She outlined an entire course of studies for teachers of Indigenous students with a remarkable community-oriented perspective, including adult education and organization of community centres. Ravenhill criticized the current state of education on reserves with frosty understatement: “Surely it is humiliating for us to realise that about half the Indian children in this province have no school advantages at this date.”
She asked that schools not be tied to particular religions and that grade schools should be opened on all reserves, rather than sending young children and adolescents away from home. In this she was decades ahead of mainstream scholarly scepticism about value and intent of Residential Schools. The rationale for this last point related back to her child study interests in England:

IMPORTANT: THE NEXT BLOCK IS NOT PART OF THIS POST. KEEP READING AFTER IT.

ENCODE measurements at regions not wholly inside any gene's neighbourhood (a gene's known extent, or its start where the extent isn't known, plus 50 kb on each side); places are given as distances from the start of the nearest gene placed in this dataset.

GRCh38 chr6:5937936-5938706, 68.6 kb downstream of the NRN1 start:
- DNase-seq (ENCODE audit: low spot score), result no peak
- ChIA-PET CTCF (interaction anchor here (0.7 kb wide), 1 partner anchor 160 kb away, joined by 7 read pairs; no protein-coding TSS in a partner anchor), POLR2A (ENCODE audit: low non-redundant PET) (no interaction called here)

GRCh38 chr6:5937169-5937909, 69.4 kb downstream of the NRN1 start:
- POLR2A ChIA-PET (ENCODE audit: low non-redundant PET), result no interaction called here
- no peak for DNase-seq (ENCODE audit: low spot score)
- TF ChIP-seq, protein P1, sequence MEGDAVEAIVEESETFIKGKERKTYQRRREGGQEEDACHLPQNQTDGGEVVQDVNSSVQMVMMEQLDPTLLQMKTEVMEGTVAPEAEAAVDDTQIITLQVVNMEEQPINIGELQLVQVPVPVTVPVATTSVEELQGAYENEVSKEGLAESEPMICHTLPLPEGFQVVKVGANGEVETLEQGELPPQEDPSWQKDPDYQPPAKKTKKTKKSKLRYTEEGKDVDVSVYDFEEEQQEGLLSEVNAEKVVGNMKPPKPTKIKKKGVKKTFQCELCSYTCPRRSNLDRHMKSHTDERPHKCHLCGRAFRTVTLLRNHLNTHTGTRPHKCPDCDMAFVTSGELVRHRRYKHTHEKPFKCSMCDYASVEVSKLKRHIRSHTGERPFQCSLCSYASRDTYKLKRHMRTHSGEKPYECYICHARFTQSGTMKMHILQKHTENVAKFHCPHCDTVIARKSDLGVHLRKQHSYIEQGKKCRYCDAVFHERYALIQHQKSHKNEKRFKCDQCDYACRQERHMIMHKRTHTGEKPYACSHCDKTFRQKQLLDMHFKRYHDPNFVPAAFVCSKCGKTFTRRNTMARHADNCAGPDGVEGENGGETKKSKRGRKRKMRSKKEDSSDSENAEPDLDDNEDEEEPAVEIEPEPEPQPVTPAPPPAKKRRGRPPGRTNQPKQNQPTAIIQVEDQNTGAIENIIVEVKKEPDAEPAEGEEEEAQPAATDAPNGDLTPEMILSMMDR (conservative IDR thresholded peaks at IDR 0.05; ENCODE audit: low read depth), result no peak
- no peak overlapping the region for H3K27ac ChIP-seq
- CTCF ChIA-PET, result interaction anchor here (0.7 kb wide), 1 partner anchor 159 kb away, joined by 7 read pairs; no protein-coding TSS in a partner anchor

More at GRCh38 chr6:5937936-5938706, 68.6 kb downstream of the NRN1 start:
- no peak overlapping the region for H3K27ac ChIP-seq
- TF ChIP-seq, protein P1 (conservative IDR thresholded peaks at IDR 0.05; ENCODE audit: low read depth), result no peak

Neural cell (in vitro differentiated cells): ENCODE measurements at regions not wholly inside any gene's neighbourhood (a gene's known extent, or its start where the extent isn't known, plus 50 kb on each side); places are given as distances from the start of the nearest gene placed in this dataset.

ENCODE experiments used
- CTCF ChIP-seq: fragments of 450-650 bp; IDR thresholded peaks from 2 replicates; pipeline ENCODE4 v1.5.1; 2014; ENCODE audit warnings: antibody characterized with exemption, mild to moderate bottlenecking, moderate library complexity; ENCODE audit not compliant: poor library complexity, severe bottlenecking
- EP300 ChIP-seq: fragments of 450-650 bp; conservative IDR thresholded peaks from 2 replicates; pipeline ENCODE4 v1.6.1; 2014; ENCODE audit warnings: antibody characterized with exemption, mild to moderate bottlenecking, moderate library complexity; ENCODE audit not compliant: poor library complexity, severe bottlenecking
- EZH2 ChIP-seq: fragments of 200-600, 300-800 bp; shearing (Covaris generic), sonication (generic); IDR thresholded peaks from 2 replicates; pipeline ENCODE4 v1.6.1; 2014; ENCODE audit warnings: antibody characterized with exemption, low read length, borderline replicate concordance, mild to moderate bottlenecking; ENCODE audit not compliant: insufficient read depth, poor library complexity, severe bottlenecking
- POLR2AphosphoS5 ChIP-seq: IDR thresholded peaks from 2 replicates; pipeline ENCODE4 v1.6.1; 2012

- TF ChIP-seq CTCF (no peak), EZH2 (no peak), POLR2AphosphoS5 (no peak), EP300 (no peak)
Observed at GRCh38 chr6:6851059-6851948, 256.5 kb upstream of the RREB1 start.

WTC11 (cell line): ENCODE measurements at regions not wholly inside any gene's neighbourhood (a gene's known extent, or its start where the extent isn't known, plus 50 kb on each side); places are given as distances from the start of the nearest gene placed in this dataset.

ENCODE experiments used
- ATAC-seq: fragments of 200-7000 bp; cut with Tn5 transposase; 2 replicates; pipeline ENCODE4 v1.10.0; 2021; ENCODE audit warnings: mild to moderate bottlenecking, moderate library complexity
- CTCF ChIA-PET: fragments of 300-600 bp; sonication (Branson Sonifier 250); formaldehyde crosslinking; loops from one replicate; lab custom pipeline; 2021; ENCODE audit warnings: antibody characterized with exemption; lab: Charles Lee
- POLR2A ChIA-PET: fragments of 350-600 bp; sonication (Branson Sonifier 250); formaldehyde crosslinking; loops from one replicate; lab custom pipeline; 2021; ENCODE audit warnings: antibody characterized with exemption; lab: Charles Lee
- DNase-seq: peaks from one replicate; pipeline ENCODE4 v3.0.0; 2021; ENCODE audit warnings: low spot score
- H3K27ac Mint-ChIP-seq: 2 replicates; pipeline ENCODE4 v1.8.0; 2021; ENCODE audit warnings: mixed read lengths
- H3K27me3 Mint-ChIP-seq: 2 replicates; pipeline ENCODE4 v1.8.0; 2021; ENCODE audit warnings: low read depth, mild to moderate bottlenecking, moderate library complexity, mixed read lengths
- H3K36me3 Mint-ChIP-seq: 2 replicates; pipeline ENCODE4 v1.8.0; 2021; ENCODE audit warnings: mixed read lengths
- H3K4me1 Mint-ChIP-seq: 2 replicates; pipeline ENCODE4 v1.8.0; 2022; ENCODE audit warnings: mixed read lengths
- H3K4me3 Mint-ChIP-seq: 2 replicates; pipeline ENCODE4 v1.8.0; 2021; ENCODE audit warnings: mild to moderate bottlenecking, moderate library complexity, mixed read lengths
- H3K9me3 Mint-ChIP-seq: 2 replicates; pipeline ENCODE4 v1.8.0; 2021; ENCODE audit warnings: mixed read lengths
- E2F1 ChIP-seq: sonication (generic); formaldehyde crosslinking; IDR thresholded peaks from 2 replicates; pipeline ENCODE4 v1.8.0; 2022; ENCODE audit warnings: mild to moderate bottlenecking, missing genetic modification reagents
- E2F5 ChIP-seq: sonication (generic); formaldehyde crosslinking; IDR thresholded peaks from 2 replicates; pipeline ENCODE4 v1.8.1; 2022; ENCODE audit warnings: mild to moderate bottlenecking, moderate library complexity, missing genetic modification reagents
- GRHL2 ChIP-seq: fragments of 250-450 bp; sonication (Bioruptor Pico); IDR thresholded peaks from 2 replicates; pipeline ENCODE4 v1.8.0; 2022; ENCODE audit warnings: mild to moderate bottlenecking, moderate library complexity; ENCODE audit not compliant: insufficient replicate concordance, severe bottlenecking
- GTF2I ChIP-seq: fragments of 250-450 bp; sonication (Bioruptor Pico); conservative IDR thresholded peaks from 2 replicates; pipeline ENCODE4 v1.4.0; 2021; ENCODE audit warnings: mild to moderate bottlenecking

The sudden change to the necessarily disciplined methods [of the Residential Schools] where from a hundred or many more children, varying in age from seven to fourteen, are collected into a wholly unfamiliar building causes manifold shocks to the new arrival, physical, mental, emotional…. Psychologists also emphasize more strongly the enduring mental strain on little children of having to acquire a new language; as well as being among a staff and playmates speaking unknown tongues.
She raised the question of Indigenous rights, referring specifically to those who had fought in the war, but were not recognized as Canadian citizens after the war. She also suggested that school principals should in all cases be laymen, if possible married, and fully qualified educationally.